Great art pays tribute to the natural world too. The poet’s words in the Fifth Letter serve to highlight how nature inspires art, as he writes to Mr Kappus from Rome:
There is much beauty here because there is much beauty everywhere. Unending streams of lively water flow over the old aqueducts in the large city. They dance in the city squares over white stone bowls and spread themselves out in wide roomy basins. They rustle by day and raise their voice to the night. Night here is grant, expansive, soft from the winds, and full of stars. And gardens are here, unforgettable avenues lined with trees. And staircases are here, steps conceived by Michelangelo, steps that were modelled after downward gliding waters, broad in their descent, one step giving birth to another, as wave from wave.
The visual and auditory imagery evokes vivid pictures of Rome and its beauty, of nature and art mingling to form a spectacular view. One visualises the personified streams of water dancing – their rustling is music to the ears – or imagine gliding down staircases inspired by “downward gliding waters.” The poetic, lyrical quality of Rilke’s prose holds readers in awe; one reading is not sufficient. One must return to the letters again and be prepared to find more meaning in them.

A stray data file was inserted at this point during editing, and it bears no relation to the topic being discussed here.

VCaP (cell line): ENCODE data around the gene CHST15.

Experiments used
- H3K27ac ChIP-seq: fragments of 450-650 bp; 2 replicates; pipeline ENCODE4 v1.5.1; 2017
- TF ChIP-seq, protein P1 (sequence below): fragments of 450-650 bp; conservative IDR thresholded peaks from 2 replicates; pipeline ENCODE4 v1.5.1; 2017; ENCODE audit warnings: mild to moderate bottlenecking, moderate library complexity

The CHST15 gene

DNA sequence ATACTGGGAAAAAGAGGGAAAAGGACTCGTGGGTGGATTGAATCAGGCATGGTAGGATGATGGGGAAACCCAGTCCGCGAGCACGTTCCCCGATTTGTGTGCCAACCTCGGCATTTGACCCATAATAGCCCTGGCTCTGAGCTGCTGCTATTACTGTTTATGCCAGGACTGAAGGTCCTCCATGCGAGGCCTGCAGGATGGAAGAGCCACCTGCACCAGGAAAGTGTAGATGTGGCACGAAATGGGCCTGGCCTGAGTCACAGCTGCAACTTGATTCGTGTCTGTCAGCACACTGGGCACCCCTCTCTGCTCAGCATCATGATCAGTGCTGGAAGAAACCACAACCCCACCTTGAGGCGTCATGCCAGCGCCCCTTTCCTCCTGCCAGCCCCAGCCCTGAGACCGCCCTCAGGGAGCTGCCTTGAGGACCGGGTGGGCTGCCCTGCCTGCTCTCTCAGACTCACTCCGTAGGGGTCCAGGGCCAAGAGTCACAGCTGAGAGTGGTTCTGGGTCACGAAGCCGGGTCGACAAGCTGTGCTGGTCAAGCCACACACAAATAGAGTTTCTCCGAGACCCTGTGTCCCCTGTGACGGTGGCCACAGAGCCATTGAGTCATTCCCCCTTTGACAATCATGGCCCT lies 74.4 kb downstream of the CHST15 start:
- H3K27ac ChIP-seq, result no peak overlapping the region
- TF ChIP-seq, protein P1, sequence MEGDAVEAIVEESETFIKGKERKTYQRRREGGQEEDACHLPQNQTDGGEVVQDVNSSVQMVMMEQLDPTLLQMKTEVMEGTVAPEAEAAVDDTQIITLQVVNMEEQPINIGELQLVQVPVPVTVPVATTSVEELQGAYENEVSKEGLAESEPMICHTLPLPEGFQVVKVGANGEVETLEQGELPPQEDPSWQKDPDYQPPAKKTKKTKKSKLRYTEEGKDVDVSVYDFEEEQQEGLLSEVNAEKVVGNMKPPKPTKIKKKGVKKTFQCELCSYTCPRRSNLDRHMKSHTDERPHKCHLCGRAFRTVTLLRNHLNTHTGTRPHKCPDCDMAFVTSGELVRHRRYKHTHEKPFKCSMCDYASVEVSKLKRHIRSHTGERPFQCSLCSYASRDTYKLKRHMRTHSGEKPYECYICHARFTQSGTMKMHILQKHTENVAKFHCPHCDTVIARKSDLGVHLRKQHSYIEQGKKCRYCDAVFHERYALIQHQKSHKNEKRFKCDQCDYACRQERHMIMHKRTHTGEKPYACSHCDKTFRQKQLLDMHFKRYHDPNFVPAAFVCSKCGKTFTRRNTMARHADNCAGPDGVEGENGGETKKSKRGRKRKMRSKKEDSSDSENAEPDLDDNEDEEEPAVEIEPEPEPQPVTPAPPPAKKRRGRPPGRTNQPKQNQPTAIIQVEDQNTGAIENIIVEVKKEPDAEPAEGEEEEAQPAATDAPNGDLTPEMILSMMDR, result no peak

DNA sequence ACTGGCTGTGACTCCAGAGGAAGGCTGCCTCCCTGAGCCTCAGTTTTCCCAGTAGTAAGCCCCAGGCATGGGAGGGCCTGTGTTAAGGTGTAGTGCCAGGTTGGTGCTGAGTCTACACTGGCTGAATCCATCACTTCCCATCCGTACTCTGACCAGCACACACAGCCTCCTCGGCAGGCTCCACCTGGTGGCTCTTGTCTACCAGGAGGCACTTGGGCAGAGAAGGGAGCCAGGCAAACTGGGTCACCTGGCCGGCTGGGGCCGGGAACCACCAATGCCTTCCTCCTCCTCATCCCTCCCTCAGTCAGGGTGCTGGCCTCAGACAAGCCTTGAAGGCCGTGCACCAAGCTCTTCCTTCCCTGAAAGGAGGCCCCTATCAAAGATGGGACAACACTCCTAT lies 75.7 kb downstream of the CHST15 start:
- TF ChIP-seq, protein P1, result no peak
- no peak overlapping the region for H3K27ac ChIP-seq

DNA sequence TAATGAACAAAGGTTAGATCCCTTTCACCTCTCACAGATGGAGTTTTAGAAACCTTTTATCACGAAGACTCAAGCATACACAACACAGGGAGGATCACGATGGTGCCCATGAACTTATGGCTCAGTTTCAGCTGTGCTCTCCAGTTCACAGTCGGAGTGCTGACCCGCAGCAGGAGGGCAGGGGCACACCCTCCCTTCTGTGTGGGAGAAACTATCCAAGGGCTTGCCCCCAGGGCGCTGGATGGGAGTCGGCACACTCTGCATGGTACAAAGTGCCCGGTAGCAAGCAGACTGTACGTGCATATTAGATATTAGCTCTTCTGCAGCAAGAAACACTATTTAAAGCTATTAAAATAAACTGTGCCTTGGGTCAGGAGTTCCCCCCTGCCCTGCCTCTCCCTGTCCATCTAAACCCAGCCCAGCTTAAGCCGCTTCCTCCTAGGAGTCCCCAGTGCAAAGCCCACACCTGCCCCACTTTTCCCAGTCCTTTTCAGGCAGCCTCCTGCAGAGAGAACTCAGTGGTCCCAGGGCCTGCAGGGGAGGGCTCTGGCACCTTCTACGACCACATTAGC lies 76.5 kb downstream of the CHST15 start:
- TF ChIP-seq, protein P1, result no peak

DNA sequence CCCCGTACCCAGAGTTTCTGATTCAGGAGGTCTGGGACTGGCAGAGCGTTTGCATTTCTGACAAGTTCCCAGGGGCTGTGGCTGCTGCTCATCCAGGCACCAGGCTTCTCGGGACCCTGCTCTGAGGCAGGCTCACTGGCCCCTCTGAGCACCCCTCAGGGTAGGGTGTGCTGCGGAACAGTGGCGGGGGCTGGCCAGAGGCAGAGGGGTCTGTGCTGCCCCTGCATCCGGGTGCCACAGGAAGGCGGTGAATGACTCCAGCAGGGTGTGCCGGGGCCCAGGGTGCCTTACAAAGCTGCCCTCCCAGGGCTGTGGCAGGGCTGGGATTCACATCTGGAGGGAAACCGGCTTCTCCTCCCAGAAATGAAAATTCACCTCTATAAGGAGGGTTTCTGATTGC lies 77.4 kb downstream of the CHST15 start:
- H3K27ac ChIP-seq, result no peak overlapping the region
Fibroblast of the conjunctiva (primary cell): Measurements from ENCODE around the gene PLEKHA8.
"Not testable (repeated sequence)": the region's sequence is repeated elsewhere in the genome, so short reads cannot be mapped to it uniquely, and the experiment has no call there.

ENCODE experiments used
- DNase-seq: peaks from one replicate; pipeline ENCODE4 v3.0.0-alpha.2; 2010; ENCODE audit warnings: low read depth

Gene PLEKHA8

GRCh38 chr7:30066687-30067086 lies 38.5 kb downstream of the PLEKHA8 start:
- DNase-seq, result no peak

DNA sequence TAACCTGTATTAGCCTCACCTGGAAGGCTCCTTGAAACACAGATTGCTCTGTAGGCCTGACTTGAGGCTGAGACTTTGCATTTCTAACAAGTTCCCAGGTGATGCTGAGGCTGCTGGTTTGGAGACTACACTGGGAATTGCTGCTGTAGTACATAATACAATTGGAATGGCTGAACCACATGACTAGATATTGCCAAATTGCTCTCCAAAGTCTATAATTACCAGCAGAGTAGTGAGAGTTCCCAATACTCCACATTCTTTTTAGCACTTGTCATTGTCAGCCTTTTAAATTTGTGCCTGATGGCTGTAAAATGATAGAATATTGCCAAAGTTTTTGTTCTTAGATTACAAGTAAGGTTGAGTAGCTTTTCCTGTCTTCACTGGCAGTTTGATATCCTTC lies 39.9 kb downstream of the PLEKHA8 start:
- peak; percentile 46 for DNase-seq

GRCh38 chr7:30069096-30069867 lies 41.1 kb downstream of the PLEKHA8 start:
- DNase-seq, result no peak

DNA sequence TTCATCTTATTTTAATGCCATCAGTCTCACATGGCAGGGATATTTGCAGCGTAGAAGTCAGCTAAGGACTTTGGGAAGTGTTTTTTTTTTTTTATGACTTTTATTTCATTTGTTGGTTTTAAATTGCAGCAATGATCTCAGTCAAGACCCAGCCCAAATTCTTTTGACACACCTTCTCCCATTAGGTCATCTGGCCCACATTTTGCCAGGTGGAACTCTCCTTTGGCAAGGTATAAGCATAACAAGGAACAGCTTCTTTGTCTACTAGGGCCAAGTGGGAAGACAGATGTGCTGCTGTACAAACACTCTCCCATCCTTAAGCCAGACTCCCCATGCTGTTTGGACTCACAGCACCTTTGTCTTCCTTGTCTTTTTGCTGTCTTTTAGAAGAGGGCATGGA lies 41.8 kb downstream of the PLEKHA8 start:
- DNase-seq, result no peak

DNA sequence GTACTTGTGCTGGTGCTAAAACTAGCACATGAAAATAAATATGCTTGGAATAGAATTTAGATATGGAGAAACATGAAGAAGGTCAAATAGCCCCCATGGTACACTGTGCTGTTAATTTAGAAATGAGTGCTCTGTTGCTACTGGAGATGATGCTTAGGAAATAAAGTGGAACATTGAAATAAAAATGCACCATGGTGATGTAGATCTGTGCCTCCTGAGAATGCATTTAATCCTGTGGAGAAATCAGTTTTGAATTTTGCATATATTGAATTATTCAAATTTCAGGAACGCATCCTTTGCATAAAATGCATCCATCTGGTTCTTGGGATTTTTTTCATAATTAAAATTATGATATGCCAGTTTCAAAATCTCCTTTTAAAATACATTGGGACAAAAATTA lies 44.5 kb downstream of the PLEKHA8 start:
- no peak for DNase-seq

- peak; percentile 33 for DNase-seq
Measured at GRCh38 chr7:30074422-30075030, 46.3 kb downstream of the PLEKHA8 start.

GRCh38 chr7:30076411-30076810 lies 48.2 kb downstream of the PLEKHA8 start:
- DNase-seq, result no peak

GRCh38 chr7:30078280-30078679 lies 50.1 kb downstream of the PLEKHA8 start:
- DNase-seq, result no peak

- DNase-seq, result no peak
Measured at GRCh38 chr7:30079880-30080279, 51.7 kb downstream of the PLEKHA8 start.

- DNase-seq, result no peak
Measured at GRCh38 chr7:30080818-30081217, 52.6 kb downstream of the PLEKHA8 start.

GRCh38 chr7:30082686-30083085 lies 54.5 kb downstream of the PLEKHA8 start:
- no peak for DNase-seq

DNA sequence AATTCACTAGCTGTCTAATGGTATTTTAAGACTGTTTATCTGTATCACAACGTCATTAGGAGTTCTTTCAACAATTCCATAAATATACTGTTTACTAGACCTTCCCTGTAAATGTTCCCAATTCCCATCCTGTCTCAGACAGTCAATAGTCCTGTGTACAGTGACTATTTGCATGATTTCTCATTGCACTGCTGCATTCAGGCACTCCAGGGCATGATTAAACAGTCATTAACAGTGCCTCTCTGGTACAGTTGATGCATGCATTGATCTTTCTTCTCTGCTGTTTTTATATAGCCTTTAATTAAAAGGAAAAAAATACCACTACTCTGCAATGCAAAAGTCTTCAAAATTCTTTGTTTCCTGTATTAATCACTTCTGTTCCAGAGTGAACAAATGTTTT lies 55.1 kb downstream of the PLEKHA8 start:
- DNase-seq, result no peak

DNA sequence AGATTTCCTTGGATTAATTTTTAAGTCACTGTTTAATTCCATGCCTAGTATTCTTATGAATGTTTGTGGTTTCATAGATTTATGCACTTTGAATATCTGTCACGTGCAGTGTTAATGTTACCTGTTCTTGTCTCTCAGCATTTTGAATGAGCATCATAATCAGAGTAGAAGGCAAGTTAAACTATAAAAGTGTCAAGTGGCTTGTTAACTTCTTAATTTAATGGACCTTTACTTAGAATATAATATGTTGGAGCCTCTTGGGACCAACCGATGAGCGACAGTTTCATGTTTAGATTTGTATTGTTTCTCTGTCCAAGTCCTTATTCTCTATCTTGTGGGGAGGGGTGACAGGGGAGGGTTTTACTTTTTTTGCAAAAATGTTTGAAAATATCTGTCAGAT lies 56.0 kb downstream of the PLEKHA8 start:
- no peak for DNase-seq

It is in the Seventh Letter that Rilke states how nature dictates the law of life. In the following excerpt is highlighted the need to model our lives according to the natural law: “But it is clear that we must embrace struggle. Every living thing conforms to it. Everything in nature grows and struggles in its own way, establishing its own identity, insisting on it at all cost, against all resistance. We can be sure of very little, but the need to court struggle is a surety that will not leave us.” It sounds like a cliché to say that in life the easy road is never the best one; to gain something of value, one must conquer obstacles. However, it is the law of nature, according to Rilke. Struggle is inevitable. The fact that something is difficult is all the more reason to do it. It’s not easy to be alone or to love, but one must embrace the struggle because it is difficult.
Nature is omnipresent throughout all the letters and in the tenth letter, which sees Franz Kappus engaged in a military career, it becomes evident how powerful the influence of natural elements can be.
…how tranquil you must be in your lonely fort between empty hills, attacked by great southern winds, as if they mean to devour them in large chunks. The silence must be immense where there is space for such sound and movements. And when one realizes the presence of the distant sea and its melody is added to all this, perhaps as the innermost tone in this prehistoric harmony, then I can only wish that you trustingly and patiently allow that grand solitude to work in you.
The immense silence reaches beyond the book and envelops the reader. One comprehends then an inner harmony that has begun to take root and we return to the book again, seeking and discovering its infinite abundance once more.